If you’ve never done an employee review before, the idea of telling someone how they are doing might keep you up at nights – even if you have only good things to report.
But if you’ve kept the lines of communication open throughout the year, nothing you say should come as a surprise. And if you use the review correctly, it can be a valuable tool that facilitates an honest conversation about the employee’s future, improves job performance, and motivates employees.
Ready to conduct your employee reviews with confidence? Try these tips on for size:
- Do your homework. Hopefully, you’ve created an employee handbook that outlines employee expectations and describes your company culture. Refer to the handbook if it’s relevant (more likely in a negative review). Make sure to tell the employee where they’ve excelled and what can be improved. Try to create a review form that has measurable standards so the employee can see what they need to work on. Tip: Have each employee fill out a self-evaluation so you can see how they think they’re doing.
- Be specific. Leave general feelings about performance and ability out of the review. Stick to the specifics. Don’t say, “You seem like you don’t care.” Instead, say, “I’d like to see you take initiative and offer your own ideas about how to improve the process.” Tip: Make sure you document all the specific tasks or behaviors that need improving in case you have to fire the person down the road. For more advice, read the post, “Small-Business Owners: What Happens When You Hire the Wrong Person?”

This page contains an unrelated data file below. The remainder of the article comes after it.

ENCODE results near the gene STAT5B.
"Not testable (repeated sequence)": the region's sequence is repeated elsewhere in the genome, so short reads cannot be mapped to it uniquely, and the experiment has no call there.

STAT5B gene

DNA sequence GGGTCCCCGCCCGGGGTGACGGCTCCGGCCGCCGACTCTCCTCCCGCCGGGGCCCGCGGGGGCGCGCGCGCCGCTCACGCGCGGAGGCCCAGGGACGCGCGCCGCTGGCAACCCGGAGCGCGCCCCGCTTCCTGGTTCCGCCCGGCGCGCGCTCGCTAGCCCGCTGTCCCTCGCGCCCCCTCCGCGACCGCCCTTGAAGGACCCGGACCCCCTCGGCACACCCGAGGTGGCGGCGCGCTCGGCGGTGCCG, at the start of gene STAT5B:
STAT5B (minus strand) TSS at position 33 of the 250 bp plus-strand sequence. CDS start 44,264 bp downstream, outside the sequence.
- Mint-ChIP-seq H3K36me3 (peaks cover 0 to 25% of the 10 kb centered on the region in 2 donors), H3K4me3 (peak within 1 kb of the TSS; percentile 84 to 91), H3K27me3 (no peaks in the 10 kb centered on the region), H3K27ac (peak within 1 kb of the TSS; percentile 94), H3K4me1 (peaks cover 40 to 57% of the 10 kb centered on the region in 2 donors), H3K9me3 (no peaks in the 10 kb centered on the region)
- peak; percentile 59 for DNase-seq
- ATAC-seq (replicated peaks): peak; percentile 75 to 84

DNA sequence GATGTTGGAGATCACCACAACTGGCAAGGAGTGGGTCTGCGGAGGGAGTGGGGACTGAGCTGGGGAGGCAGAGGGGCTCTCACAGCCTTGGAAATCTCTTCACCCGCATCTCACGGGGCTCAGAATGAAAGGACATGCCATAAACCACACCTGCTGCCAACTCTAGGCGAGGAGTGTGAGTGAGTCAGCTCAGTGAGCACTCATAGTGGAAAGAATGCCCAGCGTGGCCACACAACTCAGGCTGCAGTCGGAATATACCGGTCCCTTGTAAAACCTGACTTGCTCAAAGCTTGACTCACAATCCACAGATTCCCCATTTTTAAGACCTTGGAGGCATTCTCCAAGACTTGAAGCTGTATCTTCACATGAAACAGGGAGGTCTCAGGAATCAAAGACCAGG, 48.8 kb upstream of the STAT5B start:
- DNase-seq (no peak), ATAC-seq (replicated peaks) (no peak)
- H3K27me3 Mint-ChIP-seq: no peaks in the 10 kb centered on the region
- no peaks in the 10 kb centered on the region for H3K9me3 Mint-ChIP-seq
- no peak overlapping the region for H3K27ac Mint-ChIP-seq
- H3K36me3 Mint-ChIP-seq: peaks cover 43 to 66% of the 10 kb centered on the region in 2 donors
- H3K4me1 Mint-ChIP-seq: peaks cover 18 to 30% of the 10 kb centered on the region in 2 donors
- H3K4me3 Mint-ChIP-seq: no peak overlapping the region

- Be honest about positives and negatives. You aren’t helping anyone if you gloss over the bad parts and only focus on the good stuff. At the same time, you don’t want the person to walk out of the review feeling picked on and uninspired. Tip: Go over the review with a spouse or friend before you deliver it. They can help you determine whether the review is too harsh or too nice.
- Encourage feedback. Don’t do all the talking. Emphasize that the review should be a conversation. (However, if you don’t want the person to talk until the end of the review, say so at the beginning.) Ask the employee if they need clarification on any points you made or actions you requested. Tip: If the employee is too shy to talk, ask specific questions about each of the review points to get the conversation going.
- Focus on the future. Make sure the employee knows what you expect to happen by the next review, and ask them to share ideas on how to improve. Tip: Set one or two goals that you would like to be met by the next review.
Rieva Lesonsky is CEO of GrowBiz Media, a media and custom content company focusing on small business and entrepreneurship. Email Rieva at [email protected], follow her on Google+ and Twitter.com/Rieva, and visit her website, SmallBizDaily.com, to get the scoop on business trends and sign up for Rieva's free TrendCast reports.